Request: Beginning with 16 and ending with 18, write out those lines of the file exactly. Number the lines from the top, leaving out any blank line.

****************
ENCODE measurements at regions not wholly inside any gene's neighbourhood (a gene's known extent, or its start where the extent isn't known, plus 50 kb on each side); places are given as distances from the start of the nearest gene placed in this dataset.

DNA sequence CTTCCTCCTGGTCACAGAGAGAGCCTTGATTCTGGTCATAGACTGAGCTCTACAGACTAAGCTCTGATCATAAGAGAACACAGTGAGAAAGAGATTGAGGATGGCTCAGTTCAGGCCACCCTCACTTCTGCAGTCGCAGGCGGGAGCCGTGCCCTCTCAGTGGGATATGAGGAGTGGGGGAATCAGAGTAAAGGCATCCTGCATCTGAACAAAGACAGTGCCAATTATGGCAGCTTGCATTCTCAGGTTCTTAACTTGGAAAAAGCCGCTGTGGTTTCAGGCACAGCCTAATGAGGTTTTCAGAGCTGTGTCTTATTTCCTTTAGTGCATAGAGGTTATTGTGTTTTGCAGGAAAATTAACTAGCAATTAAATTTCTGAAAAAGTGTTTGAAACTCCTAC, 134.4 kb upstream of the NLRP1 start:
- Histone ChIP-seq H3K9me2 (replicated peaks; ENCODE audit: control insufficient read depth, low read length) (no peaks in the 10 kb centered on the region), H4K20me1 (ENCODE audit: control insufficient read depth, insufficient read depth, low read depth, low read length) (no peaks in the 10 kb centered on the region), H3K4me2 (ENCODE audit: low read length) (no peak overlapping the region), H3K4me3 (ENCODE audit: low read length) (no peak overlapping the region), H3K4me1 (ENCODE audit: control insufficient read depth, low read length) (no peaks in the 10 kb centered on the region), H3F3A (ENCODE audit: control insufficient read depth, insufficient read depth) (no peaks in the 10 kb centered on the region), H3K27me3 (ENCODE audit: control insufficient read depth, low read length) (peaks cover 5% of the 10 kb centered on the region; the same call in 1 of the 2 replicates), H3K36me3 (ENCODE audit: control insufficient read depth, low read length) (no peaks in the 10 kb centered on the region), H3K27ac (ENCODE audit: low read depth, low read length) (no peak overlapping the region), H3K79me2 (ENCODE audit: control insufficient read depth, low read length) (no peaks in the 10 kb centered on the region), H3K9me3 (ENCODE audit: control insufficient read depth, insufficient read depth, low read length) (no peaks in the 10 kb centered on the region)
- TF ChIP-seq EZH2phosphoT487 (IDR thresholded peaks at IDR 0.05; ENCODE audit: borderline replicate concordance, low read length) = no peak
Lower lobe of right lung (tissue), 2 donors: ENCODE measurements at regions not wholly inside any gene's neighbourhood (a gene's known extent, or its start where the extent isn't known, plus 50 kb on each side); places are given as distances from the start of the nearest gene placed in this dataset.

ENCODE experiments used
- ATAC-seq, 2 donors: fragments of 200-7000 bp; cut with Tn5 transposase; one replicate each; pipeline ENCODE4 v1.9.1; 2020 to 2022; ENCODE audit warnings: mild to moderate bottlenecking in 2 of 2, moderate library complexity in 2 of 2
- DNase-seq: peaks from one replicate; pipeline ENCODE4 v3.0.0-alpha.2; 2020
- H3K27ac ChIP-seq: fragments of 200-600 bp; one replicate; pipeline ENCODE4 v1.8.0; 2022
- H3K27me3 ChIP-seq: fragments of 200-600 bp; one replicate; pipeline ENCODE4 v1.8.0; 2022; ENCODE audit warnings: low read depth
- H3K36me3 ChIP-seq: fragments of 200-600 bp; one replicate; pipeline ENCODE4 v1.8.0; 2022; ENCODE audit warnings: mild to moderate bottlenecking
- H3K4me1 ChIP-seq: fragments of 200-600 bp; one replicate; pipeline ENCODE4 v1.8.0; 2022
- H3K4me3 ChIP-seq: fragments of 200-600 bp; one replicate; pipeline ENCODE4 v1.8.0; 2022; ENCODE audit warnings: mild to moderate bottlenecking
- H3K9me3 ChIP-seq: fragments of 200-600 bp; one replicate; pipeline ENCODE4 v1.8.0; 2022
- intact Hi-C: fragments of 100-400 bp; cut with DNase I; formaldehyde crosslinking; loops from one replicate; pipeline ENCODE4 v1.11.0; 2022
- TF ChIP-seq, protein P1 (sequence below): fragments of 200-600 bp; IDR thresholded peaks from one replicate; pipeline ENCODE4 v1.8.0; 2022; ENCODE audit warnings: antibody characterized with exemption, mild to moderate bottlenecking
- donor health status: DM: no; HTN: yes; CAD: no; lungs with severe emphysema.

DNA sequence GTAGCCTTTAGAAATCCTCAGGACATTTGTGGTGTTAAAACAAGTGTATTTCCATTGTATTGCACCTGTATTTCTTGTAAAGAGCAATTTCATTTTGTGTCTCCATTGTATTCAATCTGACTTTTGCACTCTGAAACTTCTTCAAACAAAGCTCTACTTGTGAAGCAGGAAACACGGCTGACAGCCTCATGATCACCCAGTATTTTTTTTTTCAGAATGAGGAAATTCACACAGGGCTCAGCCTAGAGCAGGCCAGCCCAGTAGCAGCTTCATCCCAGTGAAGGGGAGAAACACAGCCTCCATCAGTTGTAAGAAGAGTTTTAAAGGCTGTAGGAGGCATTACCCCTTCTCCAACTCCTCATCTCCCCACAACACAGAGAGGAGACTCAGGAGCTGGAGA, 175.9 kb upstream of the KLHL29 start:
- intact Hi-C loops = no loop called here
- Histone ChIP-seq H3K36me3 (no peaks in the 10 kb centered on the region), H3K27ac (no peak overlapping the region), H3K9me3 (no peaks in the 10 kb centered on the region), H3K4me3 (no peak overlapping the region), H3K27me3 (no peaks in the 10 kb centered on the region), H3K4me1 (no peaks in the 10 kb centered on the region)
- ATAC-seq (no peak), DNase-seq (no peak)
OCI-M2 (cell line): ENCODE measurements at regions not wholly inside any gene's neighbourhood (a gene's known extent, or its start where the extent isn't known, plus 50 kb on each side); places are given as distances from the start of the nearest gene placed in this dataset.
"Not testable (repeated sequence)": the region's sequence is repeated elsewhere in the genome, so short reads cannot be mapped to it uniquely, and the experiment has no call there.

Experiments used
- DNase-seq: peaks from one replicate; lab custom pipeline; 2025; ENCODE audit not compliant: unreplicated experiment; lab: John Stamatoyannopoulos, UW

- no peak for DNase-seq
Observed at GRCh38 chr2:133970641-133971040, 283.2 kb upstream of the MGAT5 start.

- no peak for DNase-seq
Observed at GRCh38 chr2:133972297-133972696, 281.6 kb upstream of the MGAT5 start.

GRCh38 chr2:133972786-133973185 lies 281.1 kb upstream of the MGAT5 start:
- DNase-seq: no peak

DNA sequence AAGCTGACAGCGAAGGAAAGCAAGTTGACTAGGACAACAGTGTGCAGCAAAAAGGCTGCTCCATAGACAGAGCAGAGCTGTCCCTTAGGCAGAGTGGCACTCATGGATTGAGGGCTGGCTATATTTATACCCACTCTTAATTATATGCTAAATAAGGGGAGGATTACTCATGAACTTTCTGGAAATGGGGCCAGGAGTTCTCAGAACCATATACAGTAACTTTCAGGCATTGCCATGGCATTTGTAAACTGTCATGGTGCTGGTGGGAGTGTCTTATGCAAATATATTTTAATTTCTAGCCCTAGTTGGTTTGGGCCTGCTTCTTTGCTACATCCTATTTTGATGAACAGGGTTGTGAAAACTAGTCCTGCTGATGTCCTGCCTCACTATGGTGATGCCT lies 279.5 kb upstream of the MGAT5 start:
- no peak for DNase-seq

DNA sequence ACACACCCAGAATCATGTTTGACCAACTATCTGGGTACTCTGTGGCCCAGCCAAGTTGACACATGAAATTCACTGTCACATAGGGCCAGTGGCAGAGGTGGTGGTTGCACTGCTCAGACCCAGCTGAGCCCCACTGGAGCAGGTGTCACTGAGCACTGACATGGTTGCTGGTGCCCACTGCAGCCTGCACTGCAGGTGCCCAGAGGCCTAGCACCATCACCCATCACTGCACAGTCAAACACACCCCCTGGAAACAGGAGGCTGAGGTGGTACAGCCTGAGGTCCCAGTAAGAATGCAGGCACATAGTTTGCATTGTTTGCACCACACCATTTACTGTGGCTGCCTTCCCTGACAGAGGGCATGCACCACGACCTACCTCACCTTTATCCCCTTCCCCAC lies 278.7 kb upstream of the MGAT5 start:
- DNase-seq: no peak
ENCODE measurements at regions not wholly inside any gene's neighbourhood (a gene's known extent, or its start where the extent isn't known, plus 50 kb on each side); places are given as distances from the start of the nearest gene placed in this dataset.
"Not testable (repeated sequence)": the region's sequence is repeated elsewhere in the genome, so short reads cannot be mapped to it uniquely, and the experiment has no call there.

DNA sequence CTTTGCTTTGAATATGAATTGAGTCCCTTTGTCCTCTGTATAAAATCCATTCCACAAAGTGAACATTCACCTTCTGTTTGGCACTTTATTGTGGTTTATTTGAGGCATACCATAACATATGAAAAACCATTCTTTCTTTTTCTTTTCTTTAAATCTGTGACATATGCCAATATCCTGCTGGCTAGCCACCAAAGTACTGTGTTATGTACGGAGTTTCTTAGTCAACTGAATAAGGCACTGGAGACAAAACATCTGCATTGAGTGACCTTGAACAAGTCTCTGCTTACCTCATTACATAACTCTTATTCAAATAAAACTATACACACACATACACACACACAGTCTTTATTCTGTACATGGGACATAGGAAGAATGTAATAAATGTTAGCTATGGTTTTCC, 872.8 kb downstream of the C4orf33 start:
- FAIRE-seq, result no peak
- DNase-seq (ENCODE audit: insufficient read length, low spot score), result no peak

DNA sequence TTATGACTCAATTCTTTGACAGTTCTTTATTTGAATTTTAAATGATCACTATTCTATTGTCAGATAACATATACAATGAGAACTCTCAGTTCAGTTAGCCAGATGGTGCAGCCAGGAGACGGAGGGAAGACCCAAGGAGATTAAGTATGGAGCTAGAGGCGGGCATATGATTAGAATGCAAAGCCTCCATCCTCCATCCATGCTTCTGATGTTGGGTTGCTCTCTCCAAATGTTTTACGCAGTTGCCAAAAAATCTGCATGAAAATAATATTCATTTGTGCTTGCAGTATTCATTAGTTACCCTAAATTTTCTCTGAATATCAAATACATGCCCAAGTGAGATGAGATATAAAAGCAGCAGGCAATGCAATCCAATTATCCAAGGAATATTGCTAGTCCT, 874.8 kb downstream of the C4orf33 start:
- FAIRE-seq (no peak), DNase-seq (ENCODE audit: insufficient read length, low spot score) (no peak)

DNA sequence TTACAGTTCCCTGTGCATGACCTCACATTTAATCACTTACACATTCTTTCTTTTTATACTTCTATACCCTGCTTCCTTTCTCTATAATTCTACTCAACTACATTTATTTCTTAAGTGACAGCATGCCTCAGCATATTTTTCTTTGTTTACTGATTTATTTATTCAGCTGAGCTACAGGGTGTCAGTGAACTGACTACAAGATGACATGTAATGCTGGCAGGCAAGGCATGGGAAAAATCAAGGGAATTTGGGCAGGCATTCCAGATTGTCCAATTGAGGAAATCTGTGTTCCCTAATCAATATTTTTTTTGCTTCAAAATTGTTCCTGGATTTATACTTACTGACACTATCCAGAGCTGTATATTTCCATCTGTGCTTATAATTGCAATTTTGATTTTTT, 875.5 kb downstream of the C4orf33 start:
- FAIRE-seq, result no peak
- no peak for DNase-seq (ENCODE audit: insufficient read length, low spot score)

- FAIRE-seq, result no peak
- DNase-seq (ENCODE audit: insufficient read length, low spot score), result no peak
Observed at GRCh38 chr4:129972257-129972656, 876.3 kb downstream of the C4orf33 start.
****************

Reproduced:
- TF ChIP-seq, protein P1 (sequence below): fragments of 200-600 bp; IDR thresholded peaks from one replicate; pipeline ENCODE4 v1.8.0; 2022; ENCODE audit warnings: antibody characterized with exemption, mild to moderate bottlenecking
- donor health status: DM: no; HTN: yes; CAD: no; lungs with severe emphysema.

DNA sequence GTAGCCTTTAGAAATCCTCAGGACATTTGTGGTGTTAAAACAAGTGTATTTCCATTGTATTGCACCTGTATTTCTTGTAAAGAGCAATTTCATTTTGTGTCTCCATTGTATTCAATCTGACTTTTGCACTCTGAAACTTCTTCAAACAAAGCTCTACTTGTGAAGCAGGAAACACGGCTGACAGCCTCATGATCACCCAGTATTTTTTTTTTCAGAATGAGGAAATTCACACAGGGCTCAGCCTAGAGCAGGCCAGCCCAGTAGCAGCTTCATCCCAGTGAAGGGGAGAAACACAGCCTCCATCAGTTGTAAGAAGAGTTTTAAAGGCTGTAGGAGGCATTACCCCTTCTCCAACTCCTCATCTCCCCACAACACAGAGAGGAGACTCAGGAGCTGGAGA, 175.9 kb upstream of the KLHL29 start: